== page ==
Economic Consequences of Electoral Systems
While the political effects of electoral systems have been widely studied during the last few decades, potential economic effects have not received that kind of attention. In recent years however the synergies between econometric techniques and political modeling triggered renewed interest and an improved methodology for investigating such relationships. Thus, fairly recent formal modeling has pointed towards a convincing effect of electoral systems on government spending for example and a number of scholars have also taken these models to a testable form using country level data. The aim of this research seminar is to take this relationship further by incorporating the latest developments in econometric and political science techniques and recent international evidence, for shedding new light on this intricate topic.
Institutions and Conflict in Democracies
Institutions have been defined as the formal settings within the boundaries of which collective decisions take place. This implies that different institutions can mean both different ways of reaching decisions and different decisions. In that sense, for example, electoral systems – the mechanism of aggregation of individual preferences into collective preferences – is a perfect illustration of complex behavioral implications. Other institutional features such as form of government, legal systems, etc., may also be significant, shaping the incentives of citizens in terms of conflict and cooperation. In that line of thought, a coherent and structured theoretical framework and plausible new evidence will be sought as the aims of this research seminar.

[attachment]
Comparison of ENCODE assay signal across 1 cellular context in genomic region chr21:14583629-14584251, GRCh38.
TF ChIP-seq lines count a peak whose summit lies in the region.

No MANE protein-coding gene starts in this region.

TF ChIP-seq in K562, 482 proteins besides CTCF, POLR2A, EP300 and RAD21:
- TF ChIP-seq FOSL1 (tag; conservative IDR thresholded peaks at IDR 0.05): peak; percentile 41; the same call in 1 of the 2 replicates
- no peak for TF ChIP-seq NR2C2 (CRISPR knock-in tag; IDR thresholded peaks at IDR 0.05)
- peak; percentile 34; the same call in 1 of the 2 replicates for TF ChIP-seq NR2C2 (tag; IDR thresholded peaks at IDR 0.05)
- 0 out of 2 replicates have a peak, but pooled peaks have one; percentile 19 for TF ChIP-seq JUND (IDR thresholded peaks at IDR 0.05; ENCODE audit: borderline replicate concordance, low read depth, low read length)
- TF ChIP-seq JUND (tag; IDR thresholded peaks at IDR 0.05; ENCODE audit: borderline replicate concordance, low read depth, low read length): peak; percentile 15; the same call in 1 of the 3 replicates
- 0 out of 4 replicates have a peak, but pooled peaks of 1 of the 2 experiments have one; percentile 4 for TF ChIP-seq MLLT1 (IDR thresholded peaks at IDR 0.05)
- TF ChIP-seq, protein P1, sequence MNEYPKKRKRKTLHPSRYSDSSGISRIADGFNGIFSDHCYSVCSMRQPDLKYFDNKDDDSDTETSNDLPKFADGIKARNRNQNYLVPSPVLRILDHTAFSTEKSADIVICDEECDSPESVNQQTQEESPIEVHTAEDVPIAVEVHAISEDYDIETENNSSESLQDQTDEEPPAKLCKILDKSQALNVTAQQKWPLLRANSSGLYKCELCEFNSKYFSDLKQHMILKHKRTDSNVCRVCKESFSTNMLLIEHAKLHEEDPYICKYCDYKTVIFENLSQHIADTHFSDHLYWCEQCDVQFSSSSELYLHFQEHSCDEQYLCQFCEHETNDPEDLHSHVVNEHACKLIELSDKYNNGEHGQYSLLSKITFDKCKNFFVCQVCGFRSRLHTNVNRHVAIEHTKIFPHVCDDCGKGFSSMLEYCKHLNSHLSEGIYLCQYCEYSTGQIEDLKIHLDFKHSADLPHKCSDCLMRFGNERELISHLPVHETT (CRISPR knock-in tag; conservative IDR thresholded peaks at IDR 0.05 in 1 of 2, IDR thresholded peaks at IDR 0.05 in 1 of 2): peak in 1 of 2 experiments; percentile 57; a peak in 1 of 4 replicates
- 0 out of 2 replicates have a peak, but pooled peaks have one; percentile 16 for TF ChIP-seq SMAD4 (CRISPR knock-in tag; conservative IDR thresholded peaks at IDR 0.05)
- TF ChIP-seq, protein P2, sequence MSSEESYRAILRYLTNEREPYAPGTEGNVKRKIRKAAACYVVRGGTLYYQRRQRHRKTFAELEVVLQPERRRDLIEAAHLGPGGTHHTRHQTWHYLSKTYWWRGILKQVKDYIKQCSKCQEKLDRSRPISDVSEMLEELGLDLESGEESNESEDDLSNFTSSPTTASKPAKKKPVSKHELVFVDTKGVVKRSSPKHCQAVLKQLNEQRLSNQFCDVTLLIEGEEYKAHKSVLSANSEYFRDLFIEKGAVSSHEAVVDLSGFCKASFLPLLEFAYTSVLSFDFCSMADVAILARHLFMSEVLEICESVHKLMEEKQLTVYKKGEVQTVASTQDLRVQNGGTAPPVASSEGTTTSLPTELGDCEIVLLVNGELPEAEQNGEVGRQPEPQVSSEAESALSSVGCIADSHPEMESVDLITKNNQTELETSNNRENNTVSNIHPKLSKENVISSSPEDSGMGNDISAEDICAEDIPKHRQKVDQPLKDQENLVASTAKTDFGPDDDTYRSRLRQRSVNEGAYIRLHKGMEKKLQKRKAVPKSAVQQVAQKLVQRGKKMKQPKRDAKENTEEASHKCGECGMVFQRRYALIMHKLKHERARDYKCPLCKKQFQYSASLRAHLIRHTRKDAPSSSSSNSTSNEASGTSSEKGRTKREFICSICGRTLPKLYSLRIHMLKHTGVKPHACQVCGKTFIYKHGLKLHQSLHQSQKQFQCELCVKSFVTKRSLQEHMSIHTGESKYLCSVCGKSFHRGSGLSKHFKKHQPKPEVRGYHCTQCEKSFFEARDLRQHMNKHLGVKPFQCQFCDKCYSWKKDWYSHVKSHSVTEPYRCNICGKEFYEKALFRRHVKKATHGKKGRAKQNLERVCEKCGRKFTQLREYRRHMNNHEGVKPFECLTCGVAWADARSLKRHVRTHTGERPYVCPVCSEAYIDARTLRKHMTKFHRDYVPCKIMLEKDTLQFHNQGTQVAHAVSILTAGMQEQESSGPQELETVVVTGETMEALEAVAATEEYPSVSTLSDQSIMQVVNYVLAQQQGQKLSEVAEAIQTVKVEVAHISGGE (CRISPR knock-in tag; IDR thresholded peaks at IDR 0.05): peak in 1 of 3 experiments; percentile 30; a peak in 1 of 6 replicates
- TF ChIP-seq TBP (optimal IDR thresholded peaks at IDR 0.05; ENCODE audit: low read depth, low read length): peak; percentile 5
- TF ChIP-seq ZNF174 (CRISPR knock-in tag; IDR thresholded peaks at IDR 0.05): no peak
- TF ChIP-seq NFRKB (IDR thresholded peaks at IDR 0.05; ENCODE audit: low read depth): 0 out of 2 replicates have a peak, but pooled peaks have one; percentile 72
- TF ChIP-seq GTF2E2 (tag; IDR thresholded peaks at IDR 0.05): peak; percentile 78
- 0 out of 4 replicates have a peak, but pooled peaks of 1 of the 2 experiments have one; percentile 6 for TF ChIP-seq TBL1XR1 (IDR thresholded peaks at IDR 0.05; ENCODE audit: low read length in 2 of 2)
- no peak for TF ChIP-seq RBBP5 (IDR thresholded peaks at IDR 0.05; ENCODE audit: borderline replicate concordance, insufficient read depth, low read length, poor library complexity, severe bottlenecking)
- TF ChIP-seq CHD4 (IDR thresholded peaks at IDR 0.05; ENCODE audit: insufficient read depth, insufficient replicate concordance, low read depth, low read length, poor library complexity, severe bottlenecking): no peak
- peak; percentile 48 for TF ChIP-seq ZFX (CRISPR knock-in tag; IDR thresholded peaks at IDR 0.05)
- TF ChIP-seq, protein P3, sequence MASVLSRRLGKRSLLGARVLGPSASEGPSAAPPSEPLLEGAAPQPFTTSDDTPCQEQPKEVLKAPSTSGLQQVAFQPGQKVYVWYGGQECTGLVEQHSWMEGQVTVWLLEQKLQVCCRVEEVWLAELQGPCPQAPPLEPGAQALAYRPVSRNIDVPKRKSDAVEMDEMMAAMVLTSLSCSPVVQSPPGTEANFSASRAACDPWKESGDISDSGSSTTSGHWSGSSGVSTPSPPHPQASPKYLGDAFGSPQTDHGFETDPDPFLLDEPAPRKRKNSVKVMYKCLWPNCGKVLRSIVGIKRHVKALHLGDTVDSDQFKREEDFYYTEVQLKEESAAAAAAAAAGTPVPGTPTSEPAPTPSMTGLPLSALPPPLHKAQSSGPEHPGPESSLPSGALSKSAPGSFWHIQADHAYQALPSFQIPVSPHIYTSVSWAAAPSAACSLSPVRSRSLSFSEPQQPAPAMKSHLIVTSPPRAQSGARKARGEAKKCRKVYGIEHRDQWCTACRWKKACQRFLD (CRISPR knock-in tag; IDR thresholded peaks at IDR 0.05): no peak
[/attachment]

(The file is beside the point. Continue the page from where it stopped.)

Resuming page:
Democracy and Economic Performance
The vast majority of countries that qualify as highly developed by the UNDP are democracies (using the Freedom House Gastil Index). However, there are many examples of countries that are not democratic but do exhibit a high level of economic development. Conversely we can think of plenty of countries that have adopted democratic rule but are still mired in poverty and underdevelopment. While understanding the vast complexity and methodological vulnerability of cross-country comparisons on such broad issues, this research seminar will welcome and foster significant contributions to the incremental though approximate understanding of the relationship between democracy and economic development around the world.